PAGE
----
Data released by the China Federation of Logistics & Purchasing Wednesday showed that the Purchasing Managers' Index (PMI) fell to 49.2 in August, which is the lowest in nine months. In July, it was 50.1. The softening of manufacturing activities in July is a reflection of the deteriorating export situation, which calls for more aggressive policy easing.
The index dropped to the area of contraction since the reading is below 50. The fall in the reading would increase fears of the likelihood of a sharp slowdown in the economy.
This news came after the preliminary HSBC Flash Purchasing Managers Index (PMI) showed Thursday that China's manufacturing activity fell in August compared to that in July. The preliminary reading of the PMI, a measure of the nationwide manufacturing activity, declined to 47.8 in August, which is a nine-month low compared to 49.3 in July.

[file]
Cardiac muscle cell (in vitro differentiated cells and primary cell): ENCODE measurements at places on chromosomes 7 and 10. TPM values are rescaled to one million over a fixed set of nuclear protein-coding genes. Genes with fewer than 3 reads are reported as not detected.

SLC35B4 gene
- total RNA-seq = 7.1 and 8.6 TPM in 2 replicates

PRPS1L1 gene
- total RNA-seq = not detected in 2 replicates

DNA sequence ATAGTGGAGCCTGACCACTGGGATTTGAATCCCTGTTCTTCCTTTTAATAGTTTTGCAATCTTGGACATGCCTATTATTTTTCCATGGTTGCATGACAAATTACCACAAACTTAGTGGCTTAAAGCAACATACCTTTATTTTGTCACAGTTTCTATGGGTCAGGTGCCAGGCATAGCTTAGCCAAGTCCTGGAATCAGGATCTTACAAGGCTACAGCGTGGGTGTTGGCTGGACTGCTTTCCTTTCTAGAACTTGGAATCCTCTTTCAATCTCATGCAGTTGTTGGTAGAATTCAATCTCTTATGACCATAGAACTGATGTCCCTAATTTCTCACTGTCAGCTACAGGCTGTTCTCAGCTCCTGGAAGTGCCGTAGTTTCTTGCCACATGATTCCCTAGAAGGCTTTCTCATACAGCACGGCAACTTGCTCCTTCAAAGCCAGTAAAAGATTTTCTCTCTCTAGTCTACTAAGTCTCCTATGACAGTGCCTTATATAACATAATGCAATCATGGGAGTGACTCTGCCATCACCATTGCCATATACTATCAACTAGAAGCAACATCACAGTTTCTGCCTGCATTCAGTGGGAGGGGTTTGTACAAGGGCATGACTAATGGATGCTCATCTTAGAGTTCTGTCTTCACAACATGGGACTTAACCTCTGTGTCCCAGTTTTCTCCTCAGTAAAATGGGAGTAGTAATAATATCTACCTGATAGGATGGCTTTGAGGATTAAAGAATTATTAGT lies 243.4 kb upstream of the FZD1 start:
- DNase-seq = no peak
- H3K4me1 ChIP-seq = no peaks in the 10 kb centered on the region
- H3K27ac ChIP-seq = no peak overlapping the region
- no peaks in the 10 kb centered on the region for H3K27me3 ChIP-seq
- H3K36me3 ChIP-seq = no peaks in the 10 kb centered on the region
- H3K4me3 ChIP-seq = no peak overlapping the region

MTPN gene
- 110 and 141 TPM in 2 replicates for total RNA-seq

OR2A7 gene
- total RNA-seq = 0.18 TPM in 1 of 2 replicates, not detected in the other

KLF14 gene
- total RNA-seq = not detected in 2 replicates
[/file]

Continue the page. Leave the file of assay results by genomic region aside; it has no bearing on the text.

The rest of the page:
There have been fears of a hard landing after data showed in July that China's economy slowed down to 7.6 percent in the second quarter, down from 8.1 percent in the first quarter. Beijing is targeting a growth rate of 7.5 percent this year. In 2011 and 2010, the economy grew by 9.2 percent and 10.4 percent respectively.
The continuing debt crisis in Europe and the tentative U.S. recovery have hurt the demand for exports, the key driver of China's economy. The International Monetary Fund has warned that the escalation of the euro zone debt problems could slash China's 2012 GDP growth in half.
Beijing's goal this year will be to promote a steady and robust economic development, keep prices stable and guard against financial risks by keeping money and credit supplies at appropriate levels while being cautious and flexible. China's investment-driven economic model, though successful for decades, is no longer seen as sustainable with the consensus being that reforms will be needed to prevent a sudden downturn.